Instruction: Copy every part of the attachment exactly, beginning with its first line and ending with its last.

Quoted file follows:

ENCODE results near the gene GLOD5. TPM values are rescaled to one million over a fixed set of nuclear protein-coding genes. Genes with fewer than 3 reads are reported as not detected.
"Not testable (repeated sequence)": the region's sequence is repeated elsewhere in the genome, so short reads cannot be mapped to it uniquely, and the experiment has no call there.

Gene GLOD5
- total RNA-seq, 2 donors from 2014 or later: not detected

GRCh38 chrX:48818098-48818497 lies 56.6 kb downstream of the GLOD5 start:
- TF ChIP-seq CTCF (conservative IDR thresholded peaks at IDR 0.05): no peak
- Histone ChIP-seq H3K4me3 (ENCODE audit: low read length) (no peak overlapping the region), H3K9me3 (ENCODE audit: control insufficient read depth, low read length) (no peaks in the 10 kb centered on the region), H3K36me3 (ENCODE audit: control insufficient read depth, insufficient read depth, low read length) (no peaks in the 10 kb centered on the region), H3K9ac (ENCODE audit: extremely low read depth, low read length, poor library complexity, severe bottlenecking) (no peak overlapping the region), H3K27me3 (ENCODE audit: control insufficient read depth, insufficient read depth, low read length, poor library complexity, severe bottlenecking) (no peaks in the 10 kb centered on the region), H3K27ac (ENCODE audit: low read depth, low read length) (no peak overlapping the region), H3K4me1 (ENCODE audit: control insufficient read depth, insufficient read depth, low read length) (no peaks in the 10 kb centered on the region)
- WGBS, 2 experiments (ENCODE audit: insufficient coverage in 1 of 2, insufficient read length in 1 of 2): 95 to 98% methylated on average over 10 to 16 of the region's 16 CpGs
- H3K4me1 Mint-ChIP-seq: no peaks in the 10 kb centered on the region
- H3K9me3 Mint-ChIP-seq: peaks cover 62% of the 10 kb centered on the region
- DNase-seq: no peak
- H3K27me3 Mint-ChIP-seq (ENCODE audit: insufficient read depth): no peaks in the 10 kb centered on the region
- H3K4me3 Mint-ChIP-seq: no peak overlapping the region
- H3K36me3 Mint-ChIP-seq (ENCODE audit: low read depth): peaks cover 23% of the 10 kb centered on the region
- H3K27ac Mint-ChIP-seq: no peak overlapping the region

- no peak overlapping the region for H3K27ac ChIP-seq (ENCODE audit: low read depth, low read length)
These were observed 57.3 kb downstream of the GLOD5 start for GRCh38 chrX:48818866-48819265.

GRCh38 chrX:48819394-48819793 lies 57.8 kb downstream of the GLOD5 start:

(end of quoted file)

ENCODE results near the gene GLOD5. TPM values are rescaled to one million over a fixed set of nuclear protein-coding genes. Genes with fewer than 3 reads are reported as not detected.
"Not testable (repeated sequence)": the region's sequence is repeated elsewhere in the genome, so short reads cannot be mapped to it uniquely, and the experiment has no call there.

Gene GLOD5
- total RNA-seq, 2 donors from 2014 or later: not detected

GRCh38 chrX:48818098-48818497 lies 56.6 kb downstream of the GLOD5 start:
- TF ChIP-seq CTCF (conservative IDR thresholded peaks at IDR 0.05): no peak
- Histone ChIP-seq H3K4me3 (ENCODE audit: low read length) (no peak overlapping the region), H3K9me3 (ENCODE audit: control insufficient read depth, low read length) (no peaks in the 10 kb centered on the region), H3K36me3 (ENCODE audit: control insufficient read depth, insufficient read depth, low read length) (no peaks in the 10 kb centered on the region), H3K9ac (ENCODE audit: extremely low read depth, low read length, poor library complexity, severe bottlenecking) (no peak overlapping the region), H3K27me3 (ENCODE audit: control insufficient read depth, insufficient read depth, low read length, poor library complexity, severe bottlenecking) (no peaks in the 10 kb centered on the region), H3K27ac (ENCODE audit: low read depth, low read length) (no peak overlapping the region), H3K4me1 (ENCODE audit: control insufficient read depth, insufficient read depth, low read length) (no peaks in the 10 kb centered on the region)
- WGBS, 2 experiments (ENCODE audit: insufficient coverage in 1 of 2, insufficient read length in 1 of 2): 95 to 98% methylated on average over 10 to 16 of the region's 16 CpGs
- H3K4me1 Mint-ChIP-seq: no peaks in the 10 kb centered on the region
- H3K9me3 Mint-ChIP-seq: peaks cover 62% of the 10 kb centered on the region
- DNase-seq: no peak
- H3K27me3 Mint-ChIP-seq (ENCODE audit: insufficient read depth): no peaks in the 10 kb centered on the region
- H3K4me3 Mint-ChIP-seq: no peak overlapping the region
- H3K36me3 Mint-ChIP-seq (ENCODE audit: low read depth): peaks cover 23% of the 10 kb centered on the region
- H3K27ac Mint-ChIP-seq: no peak overlapping the region

- no peak overlapping the region for H3K27ac ChIP-seq (ENCODE audit: low read depth, low read length)
These were observed 57.3 kb downstream of the GLOD5 start for GRCh38 chrX:48818866-48819265.

GRCh38 chrX:48819394-48819793 lies 57.8 kb downstream of the GLOD5 start: